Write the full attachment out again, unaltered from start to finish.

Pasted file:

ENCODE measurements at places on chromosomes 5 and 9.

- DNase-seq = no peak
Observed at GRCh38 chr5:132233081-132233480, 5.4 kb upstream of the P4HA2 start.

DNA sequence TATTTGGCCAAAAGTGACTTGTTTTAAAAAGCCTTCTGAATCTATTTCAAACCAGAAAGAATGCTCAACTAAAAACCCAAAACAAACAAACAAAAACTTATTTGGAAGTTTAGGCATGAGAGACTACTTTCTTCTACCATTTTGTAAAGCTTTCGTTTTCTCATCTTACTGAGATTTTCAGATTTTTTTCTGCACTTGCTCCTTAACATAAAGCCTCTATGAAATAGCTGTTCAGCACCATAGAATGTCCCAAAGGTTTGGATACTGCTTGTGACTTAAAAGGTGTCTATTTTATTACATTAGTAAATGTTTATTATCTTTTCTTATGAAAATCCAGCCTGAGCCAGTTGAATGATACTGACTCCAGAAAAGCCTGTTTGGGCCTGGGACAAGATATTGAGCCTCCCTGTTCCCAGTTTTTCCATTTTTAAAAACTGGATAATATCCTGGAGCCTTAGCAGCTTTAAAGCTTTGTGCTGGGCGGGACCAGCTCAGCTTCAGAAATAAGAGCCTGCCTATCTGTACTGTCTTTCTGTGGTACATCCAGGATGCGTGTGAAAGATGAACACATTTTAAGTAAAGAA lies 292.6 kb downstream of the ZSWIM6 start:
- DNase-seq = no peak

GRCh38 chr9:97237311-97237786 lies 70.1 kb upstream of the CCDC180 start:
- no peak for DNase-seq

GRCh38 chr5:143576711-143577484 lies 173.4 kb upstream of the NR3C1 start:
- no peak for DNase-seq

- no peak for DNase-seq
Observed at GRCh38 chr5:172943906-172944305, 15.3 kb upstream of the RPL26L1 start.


ENCODE measurements at places on chromosomes 5 and 9.

- DNase-seq = no peak
Observed at GRCh38 chr5:132233081-132233480, 5.4 kb upstream of the P4HA2 start.

DNA sequence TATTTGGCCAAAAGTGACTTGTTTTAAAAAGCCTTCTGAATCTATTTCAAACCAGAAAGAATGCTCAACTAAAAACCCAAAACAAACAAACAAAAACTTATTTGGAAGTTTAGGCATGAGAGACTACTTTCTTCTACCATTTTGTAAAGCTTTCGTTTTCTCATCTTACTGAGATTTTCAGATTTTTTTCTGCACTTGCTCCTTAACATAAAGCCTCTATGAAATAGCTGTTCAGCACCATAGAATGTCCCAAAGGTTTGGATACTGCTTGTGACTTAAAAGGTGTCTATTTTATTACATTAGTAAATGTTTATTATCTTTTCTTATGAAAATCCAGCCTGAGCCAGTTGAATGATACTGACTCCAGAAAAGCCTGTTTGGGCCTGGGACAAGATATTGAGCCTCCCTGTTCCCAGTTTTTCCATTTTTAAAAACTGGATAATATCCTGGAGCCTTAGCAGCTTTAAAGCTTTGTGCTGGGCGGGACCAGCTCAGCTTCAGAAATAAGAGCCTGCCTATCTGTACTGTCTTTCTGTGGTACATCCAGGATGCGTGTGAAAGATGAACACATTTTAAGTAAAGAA lies 292.6 kb downstream of the ZSWIM6 start:
- DNase-seq = no peak

GRCh38 chr9:97237311-97237786 lies 70.1 kb upstream of the CCDC180 start:
- no peak for DNase-seq

GRCh38 chr5:143576711-143577484 lies 173.4 kb upstream of the NR3C1 start:
- no peak for DNase-seq

- no peak for DNase-seq
Observed at GRCh38 chr5:172943906-172944305, 15.3 kb upstream of the RPL26L1 start.